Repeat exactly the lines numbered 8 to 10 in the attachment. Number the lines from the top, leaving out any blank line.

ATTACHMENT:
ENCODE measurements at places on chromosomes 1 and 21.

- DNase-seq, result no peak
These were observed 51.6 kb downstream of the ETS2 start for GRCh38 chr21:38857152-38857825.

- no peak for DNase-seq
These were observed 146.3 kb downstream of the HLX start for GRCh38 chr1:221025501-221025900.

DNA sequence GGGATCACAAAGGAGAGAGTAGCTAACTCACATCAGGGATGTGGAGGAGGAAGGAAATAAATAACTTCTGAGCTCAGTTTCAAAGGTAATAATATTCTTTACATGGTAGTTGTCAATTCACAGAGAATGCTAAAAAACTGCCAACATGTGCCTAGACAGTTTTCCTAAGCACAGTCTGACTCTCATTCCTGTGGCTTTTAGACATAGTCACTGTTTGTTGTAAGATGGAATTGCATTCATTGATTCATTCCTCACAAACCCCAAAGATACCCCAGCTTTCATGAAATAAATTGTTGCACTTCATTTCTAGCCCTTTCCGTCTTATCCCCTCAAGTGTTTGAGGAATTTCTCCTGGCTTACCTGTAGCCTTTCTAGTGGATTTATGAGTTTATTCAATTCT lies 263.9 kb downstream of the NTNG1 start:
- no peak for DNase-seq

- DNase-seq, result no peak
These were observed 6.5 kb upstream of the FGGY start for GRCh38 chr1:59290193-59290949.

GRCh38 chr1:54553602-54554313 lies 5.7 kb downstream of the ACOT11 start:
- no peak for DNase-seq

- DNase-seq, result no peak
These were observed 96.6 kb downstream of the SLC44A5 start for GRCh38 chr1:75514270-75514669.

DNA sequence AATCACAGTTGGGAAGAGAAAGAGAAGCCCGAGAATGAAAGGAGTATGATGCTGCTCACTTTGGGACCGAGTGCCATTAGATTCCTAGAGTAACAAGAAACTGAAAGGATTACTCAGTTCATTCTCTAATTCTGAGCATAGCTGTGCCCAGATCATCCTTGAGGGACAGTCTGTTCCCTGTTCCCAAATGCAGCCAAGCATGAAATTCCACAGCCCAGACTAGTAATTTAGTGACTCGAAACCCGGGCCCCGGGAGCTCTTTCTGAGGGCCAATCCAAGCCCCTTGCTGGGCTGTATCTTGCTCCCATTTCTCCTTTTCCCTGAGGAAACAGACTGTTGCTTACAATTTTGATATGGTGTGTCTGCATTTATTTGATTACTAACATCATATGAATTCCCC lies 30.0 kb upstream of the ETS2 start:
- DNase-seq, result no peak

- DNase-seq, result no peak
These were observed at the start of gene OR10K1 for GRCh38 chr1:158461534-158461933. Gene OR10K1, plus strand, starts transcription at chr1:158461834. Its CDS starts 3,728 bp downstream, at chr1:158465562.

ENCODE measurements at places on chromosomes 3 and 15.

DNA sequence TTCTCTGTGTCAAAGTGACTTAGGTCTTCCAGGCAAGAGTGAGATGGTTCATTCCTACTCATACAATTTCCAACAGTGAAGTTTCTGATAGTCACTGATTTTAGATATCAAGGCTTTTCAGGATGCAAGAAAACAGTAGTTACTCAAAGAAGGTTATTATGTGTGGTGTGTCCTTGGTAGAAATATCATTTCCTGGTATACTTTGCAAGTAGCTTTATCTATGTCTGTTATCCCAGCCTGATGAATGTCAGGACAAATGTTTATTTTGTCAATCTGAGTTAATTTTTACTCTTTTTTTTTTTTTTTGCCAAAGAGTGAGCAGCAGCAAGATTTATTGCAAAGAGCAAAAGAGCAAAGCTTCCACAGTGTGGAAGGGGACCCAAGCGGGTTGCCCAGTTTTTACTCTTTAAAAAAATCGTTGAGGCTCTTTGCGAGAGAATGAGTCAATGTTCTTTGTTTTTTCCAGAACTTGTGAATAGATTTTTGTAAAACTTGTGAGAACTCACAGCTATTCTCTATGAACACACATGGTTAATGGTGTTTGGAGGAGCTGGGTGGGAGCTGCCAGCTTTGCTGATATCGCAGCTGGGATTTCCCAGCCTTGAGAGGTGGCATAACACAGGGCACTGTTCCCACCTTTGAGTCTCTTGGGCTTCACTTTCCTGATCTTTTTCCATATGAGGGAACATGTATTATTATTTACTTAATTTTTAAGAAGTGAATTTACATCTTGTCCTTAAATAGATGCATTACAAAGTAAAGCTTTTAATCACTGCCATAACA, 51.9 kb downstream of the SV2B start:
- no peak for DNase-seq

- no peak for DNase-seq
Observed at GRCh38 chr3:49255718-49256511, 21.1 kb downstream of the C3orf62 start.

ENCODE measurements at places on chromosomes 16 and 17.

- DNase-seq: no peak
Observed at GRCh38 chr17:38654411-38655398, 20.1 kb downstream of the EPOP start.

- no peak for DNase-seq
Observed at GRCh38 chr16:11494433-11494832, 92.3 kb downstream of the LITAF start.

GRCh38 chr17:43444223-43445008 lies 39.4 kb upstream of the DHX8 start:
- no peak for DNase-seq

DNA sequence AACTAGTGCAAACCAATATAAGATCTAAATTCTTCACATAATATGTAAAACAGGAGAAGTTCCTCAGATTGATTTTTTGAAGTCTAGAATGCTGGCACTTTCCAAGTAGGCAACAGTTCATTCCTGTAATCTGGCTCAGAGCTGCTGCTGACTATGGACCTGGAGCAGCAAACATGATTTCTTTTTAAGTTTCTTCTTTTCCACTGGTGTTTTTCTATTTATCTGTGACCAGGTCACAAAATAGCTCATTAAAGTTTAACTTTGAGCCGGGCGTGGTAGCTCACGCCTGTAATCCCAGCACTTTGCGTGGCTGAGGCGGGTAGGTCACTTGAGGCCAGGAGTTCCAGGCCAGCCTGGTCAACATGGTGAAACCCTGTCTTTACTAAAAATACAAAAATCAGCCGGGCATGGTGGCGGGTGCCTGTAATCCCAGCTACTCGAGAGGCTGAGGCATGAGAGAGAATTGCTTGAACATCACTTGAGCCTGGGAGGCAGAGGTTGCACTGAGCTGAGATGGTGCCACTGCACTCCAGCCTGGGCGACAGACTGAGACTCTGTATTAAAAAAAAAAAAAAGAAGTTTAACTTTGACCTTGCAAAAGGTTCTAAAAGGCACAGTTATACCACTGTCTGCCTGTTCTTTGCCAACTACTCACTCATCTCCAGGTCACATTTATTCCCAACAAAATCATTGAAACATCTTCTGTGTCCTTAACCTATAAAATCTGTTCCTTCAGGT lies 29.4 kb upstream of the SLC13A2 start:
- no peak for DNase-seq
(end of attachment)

- DNase-seq, result no peak
These were observed 6.5 kb upstream of the FGGY start for GRCh38 chr1:59290193-59290949.

GRCh38 chr1:54553602-54554313 lies 5.7 kb downstream of the ACOT11 start: